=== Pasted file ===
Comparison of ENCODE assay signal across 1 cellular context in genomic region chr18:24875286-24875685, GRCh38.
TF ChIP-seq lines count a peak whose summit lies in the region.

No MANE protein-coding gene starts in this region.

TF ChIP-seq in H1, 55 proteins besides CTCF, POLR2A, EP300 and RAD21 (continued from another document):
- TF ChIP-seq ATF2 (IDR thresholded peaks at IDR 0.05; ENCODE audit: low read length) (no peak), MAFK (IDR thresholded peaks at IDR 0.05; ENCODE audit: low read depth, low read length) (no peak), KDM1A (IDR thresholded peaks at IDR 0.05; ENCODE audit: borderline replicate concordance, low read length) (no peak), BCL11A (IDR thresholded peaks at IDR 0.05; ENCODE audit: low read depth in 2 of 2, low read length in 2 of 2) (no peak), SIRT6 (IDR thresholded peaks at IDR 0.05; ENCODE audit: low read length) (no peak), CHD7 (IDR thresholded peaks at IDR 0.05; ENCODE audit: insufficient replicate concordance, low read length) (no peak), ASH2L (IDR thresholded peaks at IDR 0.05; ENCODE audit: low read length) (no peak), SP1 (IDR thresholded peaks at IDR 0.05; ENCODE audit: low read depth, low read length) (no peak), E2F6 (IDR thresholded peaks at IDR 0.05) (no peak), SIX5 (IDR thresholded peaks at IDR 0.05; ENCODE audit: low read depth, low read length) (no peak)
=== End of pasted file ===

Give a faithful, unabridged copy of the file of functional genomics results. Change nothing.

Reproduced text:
Comparison of ENCODE assay signal across 1 cellular context in genomic region chr18:24875286-24875685, GRCh38.
TF ChIP-seq lines count a peak whose summit lies in the region.

No MANE protein-coding gene starts in this region.

TF ChIP-seq in H1, 55 proteins besides CTCF, POLR2A, EP300 and RAD21 (continued from another document):
- TF ChIP-seq ATF2 (IDR thresholded peaks at IDR 0.05; ENCODE audit: low read length) (no peak), MAFK (IDR thresholded peaks at IDR 0.05; ENCODE audit: low read depth, low read length) (no peak), KDM1A (IDR thresholded peaks at IDR 0.05; ENCODE audit: borderline replicate concordance, low read length) (no peak), BCL11A (IDR thresholded peaks at IDR 0.05; ENCODE audit: low read depth in 2 of 2, low read length in 2 of 2) (no peak), SIRT6 (IDR thresholded peaks at IDR 0.05; ENCODE audit: low read length) (no peak), CHD7 (IDR thresholded peaks at IDR 0.05; ENCODE audit: insufficient replicate concordance, low read length) (no peak), ASH2L (IDR thresholded peaks at IDR 0.05; ENCODE audit: low read length) (no peak), SP1 (IDR thresholded peaks at IDR 0.05; ENCODE audit: low read depth, low read length) (no peak), E2F6 (IDR thresholded peaks at IDR 0.05) (no peak), SIX5 (IDR thresholded peaks at IDR 0.05; ENCODE audit: low read depth, low read length) (no peak)